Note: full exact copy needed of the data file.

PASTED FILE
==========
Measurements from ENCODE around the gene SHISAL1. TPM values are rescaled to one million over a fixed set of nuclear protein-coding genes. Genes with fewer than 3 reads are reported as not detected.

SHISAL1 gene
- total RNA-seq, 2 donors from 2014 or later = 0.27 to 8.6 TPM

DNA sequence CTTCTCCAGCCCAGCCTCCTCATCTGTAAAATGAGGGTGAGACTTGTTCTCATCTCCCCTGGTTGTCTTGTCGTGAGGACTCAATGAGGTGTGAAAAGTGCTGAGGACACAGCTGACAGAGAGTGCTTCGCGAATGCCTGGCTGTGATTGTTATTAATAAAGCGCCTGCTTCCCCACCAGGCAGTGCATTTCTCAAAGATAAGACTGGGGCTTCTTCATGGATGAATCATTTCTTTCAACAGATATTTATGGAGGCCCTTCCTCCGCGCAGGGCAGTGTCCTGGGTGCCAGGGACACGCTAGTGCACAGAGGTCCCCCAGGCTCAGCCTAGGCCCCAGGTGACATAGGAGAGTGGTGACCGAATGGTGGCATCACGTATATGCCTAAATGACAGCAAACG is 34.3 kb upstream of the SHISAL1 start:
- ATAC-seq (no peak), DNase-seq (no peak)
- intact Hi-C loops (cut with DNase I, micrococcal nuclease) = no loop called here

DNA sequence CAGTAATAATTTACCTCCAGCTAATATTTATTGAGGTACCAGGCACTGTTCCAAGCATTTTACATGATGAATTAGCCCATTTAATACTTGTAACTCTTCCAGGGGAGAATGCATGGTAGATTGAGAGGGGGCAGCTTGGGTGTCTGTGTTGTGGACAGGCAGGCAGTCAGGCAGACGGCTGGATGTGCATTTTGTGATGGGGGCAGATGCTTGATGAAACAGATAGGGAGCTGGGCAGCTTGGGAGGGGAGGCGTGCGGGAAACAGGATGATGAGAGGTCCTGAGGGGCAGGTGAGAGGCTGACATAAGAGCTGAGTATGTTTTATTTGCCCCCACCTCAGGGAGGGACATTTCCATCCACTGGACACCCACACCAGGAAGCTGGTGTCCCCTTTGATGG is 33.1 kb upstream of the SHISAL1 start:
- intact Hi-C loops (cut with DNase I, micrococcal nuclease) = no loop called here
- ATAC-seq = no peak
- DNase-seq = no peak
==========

Measurements from ENCODE around the gene SHISAL1. TPM values are rescaled to one million over a fixed set of nuclear protein-coding genes. Genes with fewer than 3 reads are reported as not detected.

SHISAL1 gene
- total RNA-seq, 2 donors from 2014 or later = 0.27 to 8.6 TPM

DNA sequence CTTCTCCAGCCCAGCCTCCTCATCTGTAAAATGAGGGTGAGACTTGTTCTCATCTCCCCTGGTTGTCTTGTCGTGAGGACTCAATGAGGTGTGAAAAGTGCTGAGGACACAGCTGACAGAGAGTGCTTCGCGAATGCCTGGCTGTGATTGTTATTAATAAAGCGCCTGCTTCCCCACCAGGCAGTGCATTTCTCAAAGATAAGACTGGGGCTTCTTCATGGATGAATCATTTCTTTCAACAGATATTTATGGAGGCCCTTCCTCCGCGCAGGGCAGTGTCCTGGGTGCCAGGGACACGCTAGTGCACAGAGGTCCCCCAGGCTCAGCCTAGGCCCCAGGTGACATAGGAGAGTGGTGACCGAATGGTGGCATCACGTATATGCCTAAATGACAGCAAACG is 34.3 kb upstream of the SHISAL1 start:
- ATAC-seq (no peak), DNase-seq (no peak)
- intact Hi-C loops (cut with DNase I, micrococcal nuclease) = no loop called here

DNA sequence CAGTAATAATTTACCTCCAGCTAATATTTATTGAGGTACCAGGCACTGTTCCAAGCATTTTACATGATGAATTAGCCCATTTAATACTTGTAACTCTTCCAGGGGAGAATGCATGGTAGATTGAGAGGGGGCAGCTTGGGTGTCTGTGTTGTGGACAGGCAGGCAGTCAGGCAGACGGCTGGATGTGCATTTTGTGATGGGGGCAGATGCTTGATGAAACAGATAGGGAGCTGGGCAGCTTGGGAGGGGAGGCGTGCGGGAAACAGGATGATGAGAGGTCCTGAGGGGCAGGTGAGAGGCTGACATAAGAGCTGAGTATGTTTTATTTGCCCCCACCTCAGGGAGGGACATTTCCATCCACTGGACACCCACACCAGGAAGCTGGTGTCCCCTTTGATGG is 33.1 kb upstream of the SHISAL1 start:
- intact Hi-C loops (cut with DNase I, micrococcal nuclease) = no loop called here
- ATAC-seq = no peak
- DNase-seq = no peak